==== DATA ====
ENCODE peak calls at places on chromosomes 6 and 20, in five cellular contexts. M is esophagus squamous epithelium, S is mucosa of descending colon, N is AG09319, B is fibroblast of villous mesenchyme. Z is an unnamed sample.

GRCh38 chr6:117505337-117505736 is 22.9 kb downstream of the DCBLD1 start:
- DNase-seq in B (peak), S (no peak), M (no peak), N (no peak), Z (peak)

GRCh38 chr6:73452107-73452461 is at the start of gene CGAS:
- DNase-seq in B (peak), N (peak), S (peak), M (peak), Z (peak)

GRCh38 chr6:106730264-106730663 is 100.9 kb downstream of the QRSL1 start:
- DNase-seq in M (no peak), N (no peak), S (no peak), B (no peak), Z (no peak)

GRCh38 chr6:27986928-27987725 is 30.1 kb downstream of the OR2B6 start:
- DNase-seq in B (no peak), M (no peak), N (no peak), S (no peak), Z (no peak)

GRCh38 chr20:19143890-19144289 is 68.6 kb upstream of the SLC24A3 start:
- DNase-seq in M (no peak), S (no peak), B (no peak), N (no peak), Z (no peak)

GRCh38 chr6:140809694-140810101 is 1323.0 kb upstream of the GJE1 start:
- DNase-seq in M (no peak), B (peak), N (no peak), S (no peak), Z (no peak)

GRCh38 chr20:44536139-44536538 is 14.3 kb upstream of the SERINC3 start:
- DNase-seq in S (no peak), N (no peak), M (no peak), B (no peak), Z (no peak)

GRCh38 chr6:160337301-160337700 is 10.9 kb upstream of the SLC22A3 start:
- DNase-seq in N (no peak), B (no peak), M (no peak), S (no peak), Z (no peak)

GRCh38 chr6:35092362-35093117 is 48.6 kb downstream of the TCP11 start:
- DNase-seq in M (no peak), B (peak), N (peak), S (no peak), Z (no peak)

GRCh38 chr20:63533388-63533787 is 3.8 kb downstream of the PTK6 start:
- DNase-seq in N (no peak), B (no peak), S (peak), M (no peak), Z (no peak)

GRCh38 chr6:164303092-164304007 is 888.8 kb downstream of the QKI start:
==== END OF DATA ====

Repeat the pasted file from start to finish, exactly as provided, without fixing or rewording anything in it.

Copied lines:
ENCODE peak calls at places on chromosomes 6 and 20, in five cellular contexts. M is esophagus squamous epithelium, S is mucosa of descending colon, N is AG09319, B is fibroblast of villous mesenchyme. Z is an unnamed sample.

GRCh38 chr6:117505337-117505736 is 22.9 kb downstream of the DCBLD1 start:
- DNase-seq in B (peak), S (no peak), M (no peak), N (no peak), Z (peak)

GRCh38 chr6:73452107-73452461 is at the start of gene CGAS:
- DNase-seq in B (peak), N (peak), S (peak), M (peak), Z (peak)

GRCh38 chr6:106730264-106730663 is 100.9 kb downstream of the QRSL1 start:
- DNase-seq in M (no peak), N (no peak), S (no peak), B (no peak), Z (no peak)

GRCh38 chr6:27986928-27987725 is 30.1 kb downstream of the OR2B6 start:
- DNase-seq in B (no peak), M (no peak), N (no peak), S (no peak), Z (no peak)

GRCh38 chr20:19143890-19144289 is 68.6 kb upstream of the SLC24A3 start:
- DNase-seq in M (no peak), S (no peak), B (no peak), N (no peak), Z (no peak)

GRCh38 chr6:140809694-140810101 is 1323.0 kb upstream of the GJE1 start:
- DNase-seq in M (no peak), B (peak), N (no peak), S (no peak), Z (no peak)

GRCh38 chr20:44536139-44536538 is 14.3 kb upstream of the SERINC3 start:
- DNase-seq in S (no peak), N (no peak), M (no peak), B (no peak), Z (no peak)

GRCh38 chr6:160337301-160337700 is 10.9 kb upstream of the SLC22A3 start:
- DNase-seq in N (no peak), B (no peak), M (no peak), S (no peak), Z (no peak)

GRCh38 chr6:35092362-35093117 is 48.6 kb downstream of the TCP11 start:
- DNase-seq in M (no peak), B (peak), N (peak), S (no peak), Z (no peak)

GRCh38 chr20:63533388-63533787 is 3.8 kb downstream of the PTK6 start:
- DNase-seq in N (no peak), B (no peak), S (peak), M (no peak), Z (no peak)

GRCh38 chr6:164303092-164304007 is 888.8 kb downstream of the QKI start: